Fish Your Way to Complete Wellness

By Mark Maule, MS, SPN, CFT, YFT
Adjunct Professor, Kaplan University School of Health Sciences

Fishing is one of the most popular sports in the world today. People recreationally fish (or sport fish) a wide variety of fresh- and saltwater-species. Walleyes, northern, muskies, bass, wahoo, sailfish, redfish, and shark are just a few of the species that anglers of all levels pursue for the sake of sport and enjoyment. However, fishing should also be considered beneficial to achieving personal wellness. Fishing provides a means to exercise, a means to improve nutritional practices, and an opportunity to improve psychological being.

As we know, exercise is one of the key facets to improving our overall integral health and wellness. The movements involved in fishing allow for a complete body workout, especially when capturing, or attempting to capture, any of the previously mentioned sport fishes. For instance, standing in a boat and casting for muskies for more than an hour at a time can improve posture, as the abdominals and erector spinae are heavily recruited for functioning. The quadriceps, hamstrings, and calves are equally important when maintaining a vertical position for any lengthy period.

Perhaps one of the most underrated components to sport fishing is the use of the biceps, triceps, and deltoids.  With each cast comes a simultaneous collaborative effort between the three muscle groups to heave the lures out to the water and the fish. The cast, however, is only the beginning of muscle recruitment. Once a large fish catches the lure, the true endurance of arm and core muscles begins.  Saltwater fishermen, in particular, know this to be the case; if you have ever seen a fishing show on television, you most likely have seen the fishermen strapped to the boat so that they are not pulled overboard.  After a 15 minute struggle with a salt- or fresh-water fish, the biceps feel as though they are burning to exhaustion. Thus, this type of casting and catching promotes increased muscular endurance and strength.


The positive nutritional aspect of fishing (and eating what you catch) is probably one of the most overlooked areas when engaging in the sport. Fattier fish, such as catfish and salmon, provide healthy doses of Omega 3 and Omega 6 fatty acids, both of which are integral fat choices for proper diet. Not only do these and many other fish species contain the fatty acids necessary for proper nutritional balance, but they also are low in calories compared to beef products and are comparable to poultry. Furthermore, if you are able to get out and fish for your meals, you will know exactly what goes into each meal. There won’t be preservatives or other negative additives that can decrease nutritional value, unless you add them yourself.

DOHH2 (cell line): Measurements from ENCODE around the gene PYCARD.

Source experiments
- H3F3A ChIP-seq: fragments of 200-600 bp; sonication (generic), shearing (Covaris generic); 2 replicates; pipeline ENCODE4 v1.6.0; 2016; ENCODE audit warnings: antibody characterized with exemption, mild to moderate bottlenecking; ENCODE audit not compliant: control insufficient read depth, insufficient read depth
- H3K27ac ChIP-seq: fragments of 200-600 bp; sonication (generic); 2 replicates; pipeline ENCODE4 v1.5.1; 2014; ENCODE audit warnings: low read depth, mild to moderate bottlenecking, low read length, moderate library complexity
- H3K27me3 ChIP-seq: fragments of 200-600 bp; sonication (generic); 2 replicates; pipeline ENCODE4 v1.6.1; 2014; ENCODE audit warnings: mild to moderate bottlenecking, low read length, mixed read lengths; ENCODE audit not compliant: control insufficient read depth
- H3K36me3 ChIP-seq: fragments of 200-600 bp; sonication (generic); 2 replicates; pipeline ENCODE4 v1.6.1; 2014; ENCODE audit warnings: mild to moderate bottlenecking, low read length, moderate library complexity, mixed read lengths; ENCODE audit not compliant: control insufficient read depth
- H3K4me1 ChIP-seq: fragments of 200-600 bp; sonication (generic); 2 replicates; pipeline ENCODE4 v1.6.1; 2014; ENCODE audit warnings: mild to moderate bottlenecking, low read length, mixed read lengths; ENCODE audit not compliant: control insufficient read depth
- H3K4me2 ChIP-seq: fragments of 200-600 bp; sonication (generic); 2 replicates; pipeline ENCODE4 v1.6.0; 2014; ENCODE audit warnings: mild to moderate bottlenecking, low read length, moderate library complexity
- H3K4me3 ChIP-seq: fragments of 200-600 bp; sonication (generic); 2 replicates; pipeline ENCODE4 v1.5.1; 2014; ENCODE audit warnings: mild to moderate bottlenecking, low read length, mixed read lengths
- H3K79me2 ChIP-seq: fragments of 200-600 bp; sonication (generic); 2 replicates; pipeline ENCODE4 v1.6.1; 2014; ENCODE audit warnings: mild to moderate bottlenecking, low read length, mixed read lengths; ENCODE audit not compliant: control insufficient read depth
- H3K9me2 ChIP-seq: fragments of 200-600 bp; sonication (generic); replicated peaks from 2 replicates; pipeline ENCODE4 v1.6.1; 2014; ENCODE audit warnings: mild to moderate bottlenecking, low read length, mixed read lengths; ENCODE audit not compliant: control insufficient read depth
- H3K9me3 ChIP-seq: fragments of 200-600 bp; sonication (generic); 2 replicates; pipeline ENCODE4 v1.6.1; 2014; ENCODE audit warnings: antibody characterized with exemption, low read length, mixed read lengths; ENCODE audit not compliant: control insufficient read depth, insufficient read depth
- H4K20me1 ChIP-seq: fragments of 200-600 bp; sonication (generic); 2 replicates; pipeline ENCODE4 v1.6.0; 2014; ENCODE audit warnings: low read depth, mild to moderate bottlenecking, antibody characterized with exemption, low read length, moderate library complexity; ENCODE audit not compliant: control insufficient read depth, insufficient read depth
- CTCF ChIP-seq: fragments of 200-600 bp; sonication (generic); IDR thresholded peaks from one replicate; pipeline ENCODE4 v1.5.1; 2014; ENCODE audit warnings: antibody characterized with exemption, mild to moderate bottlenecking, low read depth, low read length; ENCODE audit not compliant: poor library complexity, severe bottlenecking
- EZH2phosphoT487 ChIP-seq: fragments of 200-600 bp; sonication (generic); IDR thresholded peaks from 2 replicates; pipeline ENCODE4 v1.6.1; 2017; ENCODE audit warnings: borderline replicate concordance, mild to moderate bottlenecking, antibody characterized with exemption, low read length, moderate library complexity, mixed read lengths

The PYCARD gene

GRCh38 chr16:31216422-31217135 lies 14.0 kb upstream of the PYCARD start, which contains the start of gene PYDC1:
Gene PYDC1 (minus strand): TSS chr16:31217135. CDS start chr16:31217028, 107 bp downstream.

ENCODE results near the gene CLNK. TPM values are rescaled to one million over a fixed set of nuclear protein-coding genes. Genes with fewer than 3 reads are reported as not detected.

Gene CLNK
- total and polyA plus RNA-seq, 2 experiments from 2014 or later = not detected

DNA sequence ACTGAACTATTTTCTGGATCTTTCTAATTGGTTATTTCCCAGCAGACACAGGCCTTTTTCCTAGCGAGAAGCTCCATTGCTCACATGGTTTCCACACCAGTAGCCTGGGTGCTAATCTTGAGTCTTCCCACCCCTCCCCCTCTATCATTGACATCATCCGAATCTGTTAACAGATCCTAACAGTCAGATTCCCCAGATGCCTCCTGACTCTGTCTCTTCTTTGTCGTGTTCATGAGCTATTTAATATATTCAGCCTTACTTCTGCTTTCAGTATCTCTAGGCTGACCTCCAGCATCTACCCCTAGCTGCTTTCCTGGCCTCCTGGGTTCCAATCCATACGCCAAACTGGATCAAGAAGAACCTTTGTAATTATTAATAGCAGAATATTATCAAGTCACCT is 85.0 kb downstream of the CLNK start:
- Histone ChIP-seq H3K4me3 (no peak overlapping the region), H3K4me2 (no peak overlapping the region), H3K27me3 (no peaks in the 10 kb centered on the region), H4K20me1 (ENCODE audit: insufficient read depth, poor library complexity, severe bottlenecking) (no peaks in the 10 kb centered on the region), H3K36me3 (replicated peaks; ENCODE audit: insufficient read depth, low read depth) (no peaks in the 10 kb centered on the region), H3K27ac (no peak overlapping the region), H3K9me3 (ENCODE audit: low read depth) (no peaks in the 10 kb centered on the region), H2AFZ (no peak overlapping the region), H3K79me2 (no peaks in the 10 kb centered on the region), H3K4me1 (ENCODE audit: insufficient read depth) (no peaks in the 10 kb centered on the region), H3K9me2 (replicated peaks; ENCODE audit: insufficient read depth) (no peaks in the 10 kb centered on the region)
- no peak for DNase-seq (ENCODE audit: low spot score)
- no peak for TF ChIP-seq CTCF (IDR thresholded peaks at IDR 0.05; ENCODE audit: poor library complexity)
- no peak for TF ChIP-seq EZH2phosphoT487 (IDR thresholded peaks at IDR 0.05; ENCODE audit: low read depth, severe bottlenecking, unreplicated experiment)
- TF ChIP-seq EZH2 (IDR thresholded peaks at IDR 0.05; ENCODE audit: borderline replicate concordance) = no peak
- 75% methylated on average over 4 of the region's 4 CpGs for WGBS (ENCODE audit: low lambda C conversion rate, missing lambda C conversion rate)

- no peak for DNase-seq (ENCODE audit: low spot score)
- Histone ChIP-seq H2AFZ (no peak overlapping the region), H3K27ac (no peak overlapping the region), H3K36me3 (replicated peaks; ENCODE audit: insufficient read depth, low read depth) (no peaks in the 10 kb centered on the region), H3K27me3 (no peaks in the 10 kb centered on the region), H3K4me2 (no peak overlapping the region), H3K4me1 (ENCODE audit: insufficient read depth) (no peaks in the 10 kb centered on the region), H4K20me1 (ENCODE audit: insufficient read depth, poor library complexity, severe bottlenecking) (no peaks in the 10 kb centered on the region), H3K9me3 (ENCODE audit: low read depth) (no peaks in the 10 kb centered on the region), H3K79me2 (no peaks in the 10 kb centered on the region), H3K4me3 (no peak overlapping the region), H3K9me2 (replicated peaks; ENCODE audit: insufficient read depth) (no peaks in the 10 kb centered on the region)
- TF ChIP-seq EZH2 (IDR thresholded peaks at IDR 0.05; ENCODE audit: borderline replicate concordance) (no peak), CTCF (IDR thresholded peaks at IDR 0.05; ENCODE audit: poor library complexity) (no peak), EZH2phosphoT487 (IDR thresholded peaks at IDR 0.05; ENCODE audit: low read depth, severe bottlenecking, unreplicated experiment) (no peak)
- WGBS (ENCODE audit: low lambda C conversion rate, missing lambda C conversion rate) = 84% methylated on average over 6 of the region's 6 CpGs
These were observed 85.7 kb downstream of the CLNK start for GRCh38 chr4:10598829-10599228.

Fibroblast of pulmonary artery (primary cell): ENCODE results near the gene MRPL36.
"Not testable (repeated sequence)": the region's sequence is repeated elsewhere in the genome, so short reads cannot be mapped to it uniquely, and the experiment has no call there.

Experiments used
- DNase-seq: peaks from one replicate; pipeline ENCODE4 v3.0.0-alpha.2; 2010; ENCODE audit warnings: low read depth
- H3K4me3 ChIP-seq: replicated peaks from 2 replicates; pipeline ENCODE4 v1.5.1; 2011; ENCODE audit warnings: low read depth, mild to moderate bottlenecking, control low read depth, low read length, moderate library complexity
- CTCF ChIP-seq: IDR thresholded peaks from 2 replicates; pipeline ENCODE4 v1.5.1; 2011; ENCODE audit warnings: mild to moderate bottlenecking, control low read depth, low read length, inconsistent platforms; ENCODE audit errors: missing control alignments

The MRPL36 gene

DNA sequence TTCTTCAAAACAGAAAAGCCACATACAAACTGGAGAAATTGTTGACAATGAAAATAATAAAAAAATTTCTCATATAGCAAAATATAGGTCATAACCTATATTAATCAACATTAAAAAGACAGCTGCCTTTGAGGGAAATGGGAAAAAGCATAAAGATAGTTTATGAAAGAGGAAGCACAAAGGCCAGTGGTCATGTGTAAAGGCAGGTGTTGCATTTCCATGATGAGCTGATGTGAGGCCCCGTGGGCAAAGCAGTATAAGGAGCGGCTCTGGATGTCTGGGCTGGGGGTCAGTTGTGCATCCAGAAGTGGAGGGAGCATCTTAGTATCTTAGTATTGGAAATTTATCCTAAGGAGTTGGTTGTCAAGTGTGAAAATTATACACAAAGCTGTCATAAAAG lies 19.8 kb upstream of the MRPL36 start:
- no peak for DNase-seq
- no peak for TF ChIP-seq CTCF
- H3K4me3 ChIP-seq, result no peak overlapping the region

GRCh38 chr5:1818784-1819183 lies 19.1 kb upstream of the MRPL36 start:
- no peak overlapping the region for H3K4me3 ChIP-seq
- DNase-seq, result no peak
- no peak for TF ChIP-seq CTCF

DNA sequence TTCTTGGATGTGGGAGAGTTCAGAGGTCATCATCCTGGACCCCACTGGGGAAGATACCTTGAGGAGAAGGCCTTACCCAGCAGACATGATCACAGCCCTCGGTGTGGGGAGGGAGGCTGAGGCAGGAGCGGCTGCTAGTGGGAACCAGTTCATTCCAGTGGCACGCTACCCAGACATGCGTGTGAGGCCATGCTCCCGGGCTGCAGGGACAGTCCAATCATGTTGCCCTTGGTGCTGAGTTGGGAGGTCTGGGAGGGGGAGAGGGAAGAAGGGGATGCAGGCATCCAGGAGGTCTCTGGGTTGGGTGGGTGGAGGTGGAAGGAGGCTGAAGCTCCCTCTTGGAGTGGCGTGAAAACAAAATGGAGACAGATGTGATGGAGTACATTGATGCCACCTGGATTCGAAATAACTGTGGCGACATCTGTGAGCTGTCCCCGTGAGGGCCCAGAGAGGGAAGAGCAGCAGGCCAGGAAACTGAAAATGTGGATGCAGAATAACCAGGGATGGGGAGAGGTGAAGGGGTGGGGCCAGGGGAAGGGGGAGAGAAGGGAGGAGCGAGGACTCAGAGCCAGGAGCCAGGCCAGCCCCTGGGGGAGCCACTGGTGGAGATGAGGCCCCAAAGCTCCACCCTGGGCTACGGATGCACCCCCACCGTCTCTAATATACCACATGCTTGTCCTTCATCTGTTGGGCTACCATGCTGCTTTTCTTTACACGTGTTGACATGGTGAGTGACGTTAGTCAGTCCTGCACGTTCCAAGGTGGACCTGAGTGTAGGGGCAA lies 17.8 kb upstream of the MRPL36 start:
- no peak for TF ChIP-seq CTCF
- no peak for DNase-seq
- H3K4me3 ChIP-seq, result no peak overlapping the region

The last piece to wellness that will be covered in this article is the psychological well-being that sport fishing promotes. Fishing with others can help develop high quality interpersonal skills on several different levels. In fact, there are several states that incorporate “take a kid fishing” events because of the wonderful interpersonal aspects the activity provides. Additionally, being out in the environment with the fresh air on your face, listening to birds sing, and smelling the wild flowers on the banks can bring about a controlled relaxation and ease that few other activities can match. The sense of being an active part of nature makes a complete positive psychological experience.
Fishing is not merely a sport or method of gathering food but a means to achieve integral wellness by focusing on the physiological and psychological aspects of our own individuality. Get out and fish for your wellness!

Mark Maule, MS, SPN, CFT, YFT

Mark Maule is a professor with Kaplan University’s School of Health Sciences where he teaches Creating Wellness: Psychological and Spiritual Aspects of Healing.  Mr. Maule received his Bachelor of Science in Psychology from the University of Wisconsin–La Crosse and his Master of Science in Psychology/Sport Psychology at Capella University.  He has spent many years working in treatment centers, both residential and day, and as a fitness/wellness director for children ages 6 to 17. 

Mr. Maule is a Specialist in Performance Nutrition (SPN), a Certified Fitness Trainer (CFT), and a certified Youth Fitness Trainer (YFT).  In addition to teaching, he is writing a children’s book and working on opening a wood burning business with his wife.

Kaplan Higher Education Corporation is a division of Kaplan, Inc., a subsidiary of The Washington Post Company.

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